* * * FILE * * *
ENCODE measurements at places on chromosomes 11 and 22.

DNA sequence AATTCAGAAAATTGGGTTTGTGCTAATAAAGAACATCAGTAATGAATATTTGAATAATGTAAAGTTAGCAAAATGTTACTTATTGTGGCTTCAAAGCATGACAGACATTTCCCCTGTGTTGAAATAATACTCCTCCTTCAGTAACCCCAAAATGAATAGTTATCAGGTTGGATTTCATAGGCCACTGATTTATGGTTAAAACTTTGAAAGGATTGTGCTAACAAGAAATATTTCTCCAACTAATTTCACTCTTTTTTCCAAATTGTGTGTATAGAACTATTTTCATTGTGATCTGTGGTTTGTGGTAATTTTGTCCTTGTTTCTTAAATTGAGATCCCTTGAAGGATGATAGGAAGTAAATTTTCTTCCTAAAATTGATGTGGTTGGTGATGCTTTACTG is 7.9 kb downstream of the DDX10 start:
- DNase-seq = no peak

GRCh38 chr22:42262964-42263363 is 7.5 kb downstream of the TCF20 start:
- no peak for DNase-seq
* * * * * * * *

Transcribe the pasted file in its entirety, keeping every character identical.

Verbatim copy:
ENCODE measurements at places on chromosomes 11 and 22.

DNA sequence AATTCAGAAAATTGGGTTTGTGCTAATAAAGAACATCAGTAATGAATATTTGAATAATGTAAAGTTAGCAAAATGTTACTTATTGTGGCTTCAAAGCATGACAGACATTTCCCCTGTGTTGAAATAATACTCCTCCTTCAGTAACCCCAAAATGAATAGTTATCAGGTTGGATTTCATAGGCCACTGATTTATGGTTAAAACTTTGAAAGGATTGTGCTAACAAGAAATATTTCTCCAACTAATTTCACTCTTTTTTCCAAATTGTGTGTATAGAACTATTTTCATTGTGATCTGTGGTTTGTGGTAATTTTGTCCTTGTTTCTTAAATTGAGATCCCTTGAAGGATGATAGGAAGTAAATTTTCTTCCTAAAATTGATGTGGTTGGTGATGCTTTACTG is 7.9 kb downstream of the DDX10 start:
- DNase-seq = no peak

GRCh38 chr22:42262964-42263363 is 7.5 kb downstream of the TCF20 start:
- no peak for DNase-seq